Other studies have found contradictory results, however, and there is no evidence that NAC influences mortality or need for renal replacement therapy in at-risk patients who have received contrast media.

“There are data that support NAC, and there are data that don't support it,” Dr. Singh said. “The committee came out in favor for use in CI-AKI, and that is an opinion, and when you have opinions, you have controversy. I tend to use NAC as an agent in contrast nephropathy.”

In the conference session on KDOQI's response to the guideline, Dr. Palevsky mentioned the Acetylcysteine for the Prevention of Contrast-Induced Nephropathy Trial (ACT), a large randomized, controlled trial conducted at 46 centers in Brazil that showed no benefit of NAC on contrast-induced nephropathy.

“While the ACT study was a large study, one of the things to consider is that it involved a population that would be considered relatively low risk, with only less than 16% having baseline serum creatinine greater than 1.5,” he said.

“The work group thought that the ACT trial is not the definitive negative trial and does not completely invalidate the use of NAC.”

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The Trouble with Guidelines

As is customary for clinical practice guidelines, the recommendations in the AKI guideline were graded. The strength of recommendation was described as Level 1 (we recommend), Level 2 (we suggest), or Not Graded. The quality of the supporting evidence was assigned a letter grade of A (high), B (moderate), C (low), or D (very low).

Just 14.8% of the recommendations were given the highest grade of 1A, while 63.9% were Level 2 suggestions, Dr. Khwaja noted.

“There is a rather wooly statement saying that all patients who have AKI should be managed as if they are at risk of CKD,” he said. “For many patients, that will be true. Many people appear to recover from AKI, and we don't know if it is cost-effective to follow the people up lifelong. There is an absence of any outcome data, so recommending that this happens is a bold statement.”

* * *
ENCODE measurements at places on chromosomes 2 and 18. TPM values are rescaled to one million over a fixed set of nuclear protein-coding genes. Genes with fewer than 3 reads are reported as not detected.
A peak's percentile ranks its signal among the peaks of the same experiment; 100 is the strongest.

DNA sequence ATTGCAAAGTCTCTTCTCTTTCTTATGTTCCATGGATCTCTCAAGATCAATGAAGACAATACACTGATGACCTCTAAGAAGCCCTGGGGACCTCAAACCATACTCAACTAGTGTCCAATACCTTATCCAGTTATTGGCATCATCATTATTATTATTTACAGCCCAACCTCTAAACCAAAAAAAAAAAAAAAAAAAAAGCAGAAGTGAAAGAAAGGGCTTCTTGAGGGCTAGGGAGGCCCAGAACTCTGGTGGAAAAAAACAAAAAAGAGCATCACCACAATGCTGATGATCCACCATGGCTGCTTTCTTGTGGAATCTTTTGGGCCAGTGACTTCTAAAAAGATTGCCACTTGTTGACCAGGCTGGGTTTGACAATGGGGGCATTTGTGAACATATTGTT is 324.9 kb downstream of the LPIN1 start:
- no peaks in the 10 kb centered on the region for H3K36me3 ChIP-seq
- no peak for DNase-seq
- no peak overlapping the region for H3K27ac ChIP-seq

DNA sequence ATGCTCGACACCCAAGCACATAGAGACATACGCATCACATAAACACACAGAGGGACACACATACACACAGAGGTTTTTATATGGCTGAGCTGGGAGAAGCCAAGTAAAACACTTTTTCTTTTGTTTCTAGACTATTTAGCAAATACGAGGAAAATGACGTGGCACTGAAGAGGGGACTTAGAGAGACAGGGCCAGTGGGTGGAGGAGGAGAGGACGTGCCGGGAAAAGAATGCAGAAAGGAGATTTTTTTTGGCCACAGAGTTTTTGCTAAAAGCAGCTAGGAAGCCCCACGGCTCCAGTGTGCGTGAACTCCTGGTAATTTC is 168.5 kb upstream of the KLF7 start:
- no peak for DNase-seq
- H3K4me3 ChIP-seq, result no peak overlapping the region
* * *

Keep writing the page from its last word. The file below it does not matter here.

Dr. Singh's philosophy is to take a narrow approach to guidelines, he said.

“Guidelines tend to generate dogma, and guidelines change practice in ways of which subsequently obtaining evidence becomes more challenging.

“If, for example, a guideline says that you should use drug ‘x’ over drug ‘y’ or drug ‘x’ over nothing, it makes the performance of subsequent trials more challenging because the guideline is now saying that's what standard of care needs to be.

“I think guidelines should largely center around areas where evidence is settled or nearly settled rather than going in the direction of covering clinical evidence where either there is no evidence or weak evidence.”

Overall, the KDIGO guideline represents a constructive literature assessment, Dr. Khwaja said.

“In a way, the guideline tells us what we don't know in eloquent detail. It is a great review of the literature. I think some believe that this is what should be done—just offer recommendations when the evidence is good, and when it is not good, just say we don't know the best way forward.”

© 2012 Lippincott Williams & Wilkins, Inc.